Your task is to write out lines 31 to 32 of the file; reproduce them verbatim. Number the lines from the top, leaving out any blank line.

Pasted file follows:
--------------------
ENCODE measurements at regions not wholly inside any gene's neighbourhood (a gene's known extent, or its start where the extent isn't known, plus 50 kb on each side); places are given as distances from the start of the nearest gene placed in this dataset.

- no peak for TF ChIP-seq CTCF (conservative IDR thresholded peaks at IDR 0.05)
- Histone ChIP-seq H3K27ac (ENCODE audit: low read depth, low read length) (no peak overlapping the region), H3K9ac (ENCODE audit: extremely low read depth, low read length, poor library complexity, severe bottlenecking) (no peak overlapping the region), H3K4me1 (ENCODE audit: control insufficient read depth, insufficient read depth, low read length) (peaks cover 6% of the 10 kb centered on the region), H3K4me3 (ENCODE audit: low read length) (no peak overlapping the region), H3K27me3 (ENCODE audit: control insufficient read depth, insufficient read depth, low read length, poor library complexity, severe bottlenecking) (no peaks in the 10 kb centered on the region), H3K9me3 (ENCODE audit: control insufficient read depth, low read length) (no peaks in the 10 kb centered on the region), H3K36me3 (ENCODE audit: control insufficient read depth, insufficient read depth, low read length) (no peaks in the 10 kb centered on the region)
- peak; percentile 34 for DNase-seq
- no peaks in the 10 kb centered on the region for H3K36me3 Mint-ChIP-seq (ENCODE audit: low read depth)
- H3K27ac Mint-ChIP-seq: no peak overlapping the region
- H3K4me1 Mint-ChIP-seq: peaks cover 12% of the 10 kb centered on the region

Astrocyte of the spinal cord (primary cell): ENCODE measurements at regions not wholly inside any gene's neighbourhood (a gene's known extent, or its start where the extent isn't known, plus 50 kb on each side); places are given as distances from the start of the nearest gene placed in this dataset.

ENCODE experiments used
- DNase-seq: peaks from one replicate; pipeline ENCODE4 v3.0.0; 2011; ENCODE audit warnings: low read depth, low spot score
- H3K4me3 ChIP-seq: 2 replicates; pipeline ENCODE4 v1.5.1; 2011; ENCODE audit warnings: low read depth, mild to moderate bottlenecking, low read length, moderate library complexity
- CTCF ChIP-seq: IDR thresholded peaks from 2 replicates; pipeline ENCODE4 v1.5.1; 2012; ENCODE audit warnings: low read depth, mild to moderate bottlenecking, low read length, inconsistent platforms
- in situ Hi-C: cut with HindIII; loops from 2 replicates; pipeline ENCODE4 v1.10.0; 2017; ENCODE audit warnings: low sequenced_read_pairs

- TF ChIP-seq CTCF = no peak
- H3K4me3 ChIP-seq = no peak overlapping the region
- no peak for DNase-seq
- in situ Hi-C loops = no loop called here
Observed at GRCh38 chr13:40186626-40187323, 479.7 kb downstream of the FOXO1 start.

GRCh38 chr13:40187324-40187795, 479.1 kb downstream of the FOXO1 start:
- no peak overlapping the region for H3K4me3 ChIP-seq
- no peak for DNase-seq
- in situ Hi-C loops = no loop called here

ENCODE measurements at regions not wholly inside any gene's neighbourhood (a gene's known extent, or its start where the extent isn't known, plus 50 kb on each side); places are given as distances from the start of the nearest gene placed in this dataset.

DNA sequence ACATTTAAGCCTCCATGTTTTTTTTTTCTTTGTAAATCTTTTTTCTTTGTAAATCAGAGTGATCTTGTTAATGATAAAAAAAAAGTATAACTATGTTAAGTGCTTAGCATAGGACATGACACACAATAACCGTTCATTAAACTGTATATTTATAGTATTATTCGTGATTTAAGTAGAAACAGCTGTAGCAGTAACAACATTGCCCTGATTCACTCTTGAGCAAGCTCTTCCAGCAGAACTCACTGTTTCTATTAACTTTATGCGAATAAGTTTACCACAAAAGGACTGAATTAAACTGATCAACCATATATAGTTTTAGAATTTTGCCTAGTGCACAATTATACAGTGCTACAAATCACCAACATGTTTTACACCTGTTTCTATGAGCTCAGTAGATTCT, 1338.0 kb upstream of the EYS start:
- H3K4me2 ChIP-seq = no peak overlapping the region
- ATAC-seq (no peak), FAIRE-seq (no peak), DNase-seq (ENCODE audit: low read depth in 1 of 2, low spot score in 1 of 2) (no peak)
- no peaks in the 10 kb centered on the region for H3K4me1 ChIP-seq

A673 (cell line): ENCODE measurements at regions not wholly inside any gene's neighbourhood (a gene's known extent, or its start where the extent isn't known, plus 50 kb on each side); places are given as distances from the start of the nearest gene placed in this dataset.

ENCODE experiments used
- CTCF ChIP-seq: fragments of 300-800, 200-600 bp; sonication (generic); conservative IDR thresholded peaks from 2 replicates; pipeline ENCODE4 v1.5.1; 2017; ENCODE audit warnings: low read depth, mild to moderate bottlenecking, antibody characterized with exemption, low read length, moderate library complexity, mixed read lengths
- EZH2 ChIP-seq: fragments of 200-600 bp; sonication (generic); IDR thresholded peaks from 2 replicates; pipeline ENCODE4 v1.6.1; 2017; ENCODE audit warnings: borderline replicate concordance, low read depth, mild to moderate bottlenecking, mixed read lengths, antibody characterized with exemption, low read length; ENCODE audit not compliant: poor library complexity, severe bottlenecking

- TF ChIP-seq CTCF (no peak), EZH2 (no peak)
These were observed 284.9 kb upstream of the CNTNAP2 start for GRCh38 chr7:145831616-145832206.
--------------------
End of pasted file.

- EZH2 ChIP-seq: fragments of 200-600 bp; sonication (generic); IDR thresholded peaks from 2 replicates; pipeline ENCODE4 v1.6.1; 2017; ENCODE audit warnings: borderline replicate concordance, low read depth, mild to moderate bottlenecking, mixed read lengths, antibody characterized with exemption, low read length; ENCODE audit not compliant: poor library complexity, severe bottlenecking

- TF ChIP-seq CTCF (no peak), EZH2 (no peak)